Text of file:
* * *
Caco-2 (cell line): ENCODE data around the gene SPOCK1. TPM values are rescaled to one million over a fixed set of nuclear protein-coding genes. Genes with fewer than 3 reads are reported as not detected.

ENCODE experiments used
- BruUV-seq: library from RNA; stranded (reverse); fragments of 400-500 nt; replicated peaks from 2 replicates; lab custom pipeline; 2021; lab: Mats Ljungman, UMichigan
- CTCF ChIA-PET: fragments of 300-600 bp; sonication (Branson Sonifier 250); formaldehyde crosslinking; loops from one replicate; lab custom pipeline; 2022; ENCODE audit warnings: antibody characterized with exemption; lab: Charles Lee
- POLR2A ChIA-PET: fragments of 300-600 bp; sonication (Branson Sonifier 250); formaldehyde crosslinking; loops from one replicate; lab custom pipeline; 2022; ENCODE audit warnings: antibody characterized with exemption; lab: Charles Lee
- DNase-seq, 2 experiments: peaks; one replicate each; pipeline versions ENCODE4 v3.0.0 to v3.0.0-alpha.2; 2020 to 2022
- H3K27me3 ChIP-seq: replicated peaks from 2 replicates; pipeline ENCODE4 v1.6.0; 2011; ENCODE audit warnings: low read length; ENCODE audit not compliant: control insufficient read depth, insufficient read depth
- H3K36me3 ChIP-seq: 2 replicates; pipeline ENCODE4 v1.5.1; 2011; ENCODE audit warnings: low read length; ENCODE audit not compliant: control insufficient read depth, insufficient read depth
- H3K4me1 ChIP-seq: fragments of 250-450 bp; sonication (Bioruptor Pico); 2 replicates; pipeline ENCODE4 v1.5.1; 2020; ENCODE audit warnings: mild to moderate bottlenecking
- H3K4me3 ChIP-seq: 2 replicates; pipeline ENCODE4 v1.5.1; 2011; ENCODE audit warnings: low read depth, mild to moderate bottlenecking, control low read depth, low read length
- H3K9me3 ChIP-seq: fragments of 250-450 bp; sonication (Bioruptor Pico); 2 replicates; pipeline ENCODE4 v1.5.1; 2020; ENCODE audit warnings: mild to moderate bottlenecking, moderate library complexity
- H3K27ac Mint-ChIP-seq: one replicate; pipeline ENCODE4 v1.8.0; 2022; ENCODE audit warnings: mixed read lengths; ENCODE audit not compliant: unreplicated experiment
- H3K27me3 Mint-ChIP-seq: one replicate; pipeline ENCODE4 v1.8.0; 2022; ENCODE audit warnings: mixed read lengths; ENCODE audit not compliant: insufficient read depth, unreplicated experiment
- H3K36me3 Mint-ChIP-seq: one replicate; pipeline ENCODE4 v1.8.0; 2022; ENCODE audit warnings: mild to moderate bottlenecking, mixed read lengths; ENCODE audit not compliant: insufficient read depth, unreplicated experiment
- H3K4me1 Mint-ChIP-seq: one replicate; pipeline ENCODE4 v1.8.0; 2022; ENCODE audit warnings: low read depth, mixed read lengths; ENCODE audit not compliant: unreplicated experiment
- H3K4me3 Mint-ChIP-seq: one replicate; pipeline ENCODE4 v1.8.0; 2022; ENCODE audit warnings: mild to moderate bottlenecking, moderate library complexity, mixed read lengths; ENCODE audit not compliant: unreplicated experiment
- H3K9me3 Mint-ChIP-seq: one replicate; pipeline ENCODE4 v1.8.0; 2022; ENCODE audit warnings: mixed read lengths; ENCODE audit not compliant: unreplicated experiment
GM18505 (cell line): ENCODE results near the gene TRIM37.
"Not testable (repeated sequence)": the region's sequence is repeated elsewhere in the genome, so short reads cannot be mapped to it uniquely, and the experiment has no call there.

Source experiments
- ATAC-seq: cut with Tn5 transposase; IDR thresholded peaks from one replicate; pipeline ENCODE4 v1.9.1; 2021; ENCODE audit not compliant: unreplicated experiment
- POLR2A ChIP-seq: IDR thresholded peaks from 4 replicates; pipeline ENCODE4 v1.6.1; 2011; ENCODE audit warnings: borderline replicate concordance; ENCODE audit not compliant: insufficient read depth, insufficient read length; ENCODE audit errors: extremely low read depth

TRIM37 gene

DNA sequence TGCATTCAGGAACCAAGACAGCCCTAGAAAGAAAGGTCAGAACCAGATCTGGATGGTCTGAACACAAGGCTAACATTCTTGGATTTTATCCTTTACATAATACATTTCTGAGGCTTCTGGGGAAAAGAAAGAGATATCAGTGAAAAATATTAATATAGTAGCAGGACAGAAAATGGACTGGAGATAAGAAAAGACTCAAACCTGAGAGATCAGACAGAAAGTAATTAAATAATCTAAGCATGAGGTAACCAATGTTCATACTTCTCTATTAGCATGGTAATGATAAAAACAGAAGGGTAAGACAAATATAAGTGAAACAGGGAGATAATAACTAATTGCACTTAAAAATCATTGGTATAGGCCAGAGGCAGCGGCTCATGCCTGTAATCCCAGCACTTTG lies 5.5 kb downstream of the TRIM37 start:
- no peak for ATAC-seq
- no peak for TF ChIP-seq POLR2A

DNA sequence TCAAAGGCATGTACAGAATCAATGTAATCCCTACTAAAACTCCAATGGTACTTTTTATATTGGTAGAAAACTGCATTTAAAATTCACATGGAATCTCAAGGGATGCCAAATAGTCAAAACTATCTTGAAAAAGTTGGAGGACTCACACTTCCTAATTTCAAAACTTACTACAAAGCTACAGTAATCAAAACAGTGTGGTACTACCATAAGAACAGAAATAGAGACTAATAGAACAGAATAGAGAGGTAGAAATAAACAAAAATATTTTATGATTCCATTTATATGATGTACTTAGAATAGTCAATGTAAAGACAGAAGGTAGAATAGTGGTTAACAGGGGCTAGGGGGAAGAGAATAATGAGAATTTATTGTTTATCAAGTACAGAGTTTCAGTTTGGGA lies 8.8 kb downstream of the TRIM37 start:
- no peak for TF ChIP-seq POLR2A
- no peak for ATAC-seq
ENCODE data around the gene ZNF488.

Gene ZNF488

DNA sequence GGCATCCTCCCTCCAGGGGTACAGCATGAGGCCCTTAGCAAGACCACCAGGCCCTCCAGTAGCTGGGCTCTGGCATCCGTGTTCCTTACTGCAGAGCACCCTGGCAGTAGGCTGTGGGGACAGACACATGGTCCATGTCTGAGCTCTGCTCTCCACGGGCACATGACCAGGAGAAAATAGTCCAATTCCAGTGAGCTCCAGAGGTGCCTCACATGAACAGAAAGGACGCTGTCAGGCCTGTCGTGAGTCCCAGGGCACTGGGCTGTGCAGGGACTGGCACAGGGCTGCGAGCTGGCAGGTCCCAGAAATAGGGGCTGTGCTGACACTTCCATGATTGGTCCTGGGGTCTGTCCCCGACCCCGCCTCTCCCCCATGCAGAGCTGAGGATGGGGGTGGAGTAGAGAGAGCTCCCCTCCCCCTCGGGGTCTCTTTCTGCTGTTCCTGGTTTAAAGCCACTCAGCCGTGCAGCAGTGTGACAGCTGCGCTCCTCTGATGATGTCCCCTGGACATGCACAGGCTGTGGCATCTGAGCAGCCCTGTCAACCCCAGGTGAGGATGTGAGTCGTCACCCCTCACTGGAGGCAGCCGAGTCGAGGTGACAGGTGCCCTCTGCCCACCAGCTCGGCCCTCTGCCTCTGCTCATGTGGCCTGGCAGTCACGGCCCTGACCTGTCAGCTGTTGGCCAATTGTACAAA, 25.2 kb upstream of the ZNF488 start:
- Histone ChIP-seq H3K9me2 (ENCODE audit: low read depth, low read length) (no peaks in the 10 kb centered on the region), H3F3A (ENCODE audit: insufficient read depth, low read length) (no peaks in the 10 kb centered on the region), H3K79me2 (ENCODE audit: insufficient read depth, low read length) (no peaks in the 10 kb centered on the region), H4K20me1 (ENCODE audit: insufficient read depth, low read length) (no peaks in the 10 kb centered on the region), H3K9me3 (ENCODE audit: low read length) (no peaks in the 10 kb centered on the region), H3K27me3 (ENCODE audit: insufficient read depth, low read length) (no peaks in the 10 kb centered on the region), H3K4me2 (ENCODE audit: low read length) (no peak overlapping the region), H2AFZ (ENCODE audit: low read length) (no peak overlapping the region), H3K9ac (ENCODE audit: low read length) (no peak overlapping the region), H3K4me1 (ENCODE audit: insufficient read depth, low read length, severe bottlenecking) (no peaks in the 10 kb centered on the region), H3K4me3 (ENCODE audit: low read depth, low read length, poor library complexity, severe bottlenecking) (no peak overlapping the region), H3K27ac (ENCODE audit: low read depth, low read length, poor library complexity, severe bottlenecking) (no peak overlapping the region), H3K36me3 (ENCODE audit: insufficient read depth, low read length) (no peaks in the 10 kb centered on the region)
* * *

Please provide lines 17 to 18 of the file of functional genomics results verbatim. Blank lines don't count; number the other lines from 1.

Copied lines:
- H3K9me3 Mint-ChIP-seq: one replicate; pipeline ENCODE4 v1.8.0; 2022; ENCODE audit warnings: mixed read lengths; ENCODE audit not compliant: unreplicated experiment
GM18505 (cell line): ENCODE results near the gene TRIM37.